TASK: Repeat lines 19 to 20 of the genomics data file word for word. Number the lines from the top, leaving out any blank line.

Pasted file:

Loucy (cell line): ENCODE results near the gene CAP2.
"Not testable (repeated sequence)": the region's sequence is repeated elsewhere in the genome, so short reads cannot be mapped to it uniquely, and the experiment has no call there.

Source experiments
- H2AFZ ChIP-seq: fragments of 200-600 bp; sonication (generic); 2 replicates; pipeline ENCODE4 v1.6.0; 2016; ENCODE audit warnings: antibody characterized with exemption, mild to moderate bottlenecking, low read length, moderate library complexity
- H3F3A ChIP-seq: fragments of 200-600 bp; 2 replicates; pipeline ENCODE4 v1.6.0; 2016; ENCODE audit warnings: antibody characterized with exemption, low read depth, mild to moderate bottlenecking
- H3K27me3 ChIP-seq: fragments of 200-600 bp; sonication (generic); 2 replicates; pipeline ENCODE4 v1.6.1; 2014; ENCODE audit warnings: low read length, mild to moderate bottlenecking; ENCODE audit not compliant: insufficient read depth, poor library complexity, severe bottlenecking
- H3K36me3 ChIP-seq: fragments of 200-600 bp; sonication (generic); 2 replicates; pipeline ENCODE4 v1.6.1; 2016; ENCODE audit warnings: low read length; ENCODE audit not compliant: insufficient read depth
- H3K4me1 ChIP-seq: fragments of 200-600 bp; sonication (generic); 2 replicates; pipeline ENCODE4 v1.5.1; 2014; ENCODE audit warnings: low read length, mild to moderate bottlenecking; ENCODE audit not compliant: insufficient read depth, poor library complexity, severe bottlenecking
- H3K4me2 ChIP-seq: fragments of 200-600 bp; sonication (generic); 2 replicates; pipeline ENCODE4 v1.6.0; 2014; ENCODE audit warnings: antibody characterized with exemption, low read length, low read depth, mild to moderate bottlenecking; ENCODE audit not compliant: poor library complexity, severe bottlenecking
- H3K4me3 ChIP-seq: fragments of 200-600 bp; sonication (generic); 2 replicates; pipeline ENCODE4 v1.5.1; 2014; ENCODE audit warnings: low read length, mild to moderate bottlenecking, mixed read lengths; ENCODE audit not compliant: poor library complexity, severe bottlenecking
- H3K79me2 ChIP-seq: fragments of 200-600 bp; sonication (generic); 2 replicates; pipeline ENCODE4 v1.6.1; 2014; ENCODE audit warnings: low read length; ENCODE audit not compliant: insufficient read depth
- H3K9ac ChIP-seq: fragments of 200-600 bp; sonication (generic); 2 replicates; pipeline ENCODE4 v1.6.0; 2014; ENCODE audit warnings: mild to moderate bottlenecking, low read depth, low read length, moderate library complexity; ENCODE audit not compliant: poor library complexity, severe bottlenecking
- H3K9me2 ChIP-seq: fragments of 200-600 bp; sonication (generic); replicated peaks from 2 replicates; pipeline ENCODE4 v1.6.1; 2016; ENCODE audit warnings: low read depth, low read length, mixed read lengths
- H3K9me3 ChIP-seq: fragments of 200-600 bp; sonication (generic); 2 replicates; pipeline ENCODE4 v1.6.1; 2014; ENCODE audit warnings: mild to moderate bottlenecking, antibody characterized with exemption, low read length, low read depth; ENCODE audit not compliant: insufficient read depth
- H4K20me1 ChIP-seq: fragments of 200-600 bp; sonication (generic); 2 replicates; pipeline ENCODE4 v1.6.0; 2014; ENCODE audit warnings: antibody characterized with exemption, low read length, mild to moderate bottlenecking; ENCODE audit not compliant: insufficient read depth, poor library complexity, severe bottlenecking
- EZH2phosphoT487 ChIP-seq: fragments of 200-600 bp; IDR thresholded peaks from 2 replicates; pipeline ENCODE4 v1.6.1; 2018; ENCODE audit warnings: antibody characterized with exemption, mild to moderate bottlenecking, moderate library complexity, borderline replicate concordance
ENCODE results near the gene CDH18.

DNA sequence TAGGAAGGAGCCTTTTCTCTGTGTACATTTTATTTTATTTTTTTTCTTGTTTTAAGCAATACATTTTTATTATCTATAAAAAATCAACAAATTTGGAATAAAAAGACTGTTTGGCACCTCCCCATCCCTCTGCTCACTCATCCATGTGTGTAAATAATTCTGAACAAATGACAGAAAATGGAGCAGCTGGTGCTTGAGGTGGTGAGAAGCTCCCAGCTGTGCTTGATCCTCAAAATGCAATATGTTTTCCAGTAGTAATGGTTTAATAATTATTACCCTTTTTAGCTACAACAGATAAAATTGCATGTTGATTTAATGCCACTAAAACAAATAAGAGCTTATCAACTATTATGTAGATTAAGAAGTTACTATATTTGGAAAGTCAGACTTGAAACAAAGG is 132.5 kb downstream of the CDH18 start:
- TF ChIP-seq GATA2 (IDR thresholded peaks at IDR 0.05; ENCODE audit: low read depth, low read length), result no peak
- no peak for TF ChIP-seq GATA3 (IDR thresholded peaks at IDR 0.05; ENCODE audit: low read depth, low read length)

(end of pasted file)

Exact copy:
- TF ChIP-seq GATA2 (IDR thresholded peaks at IDR 0.05; ENCODE audit: low read depth, low read length), result no peak
- no peak for TF ChIP-seq GATA3 (IDR thresholded peaks at IDR 0.05; ENCODE audit: low read depth, low read length)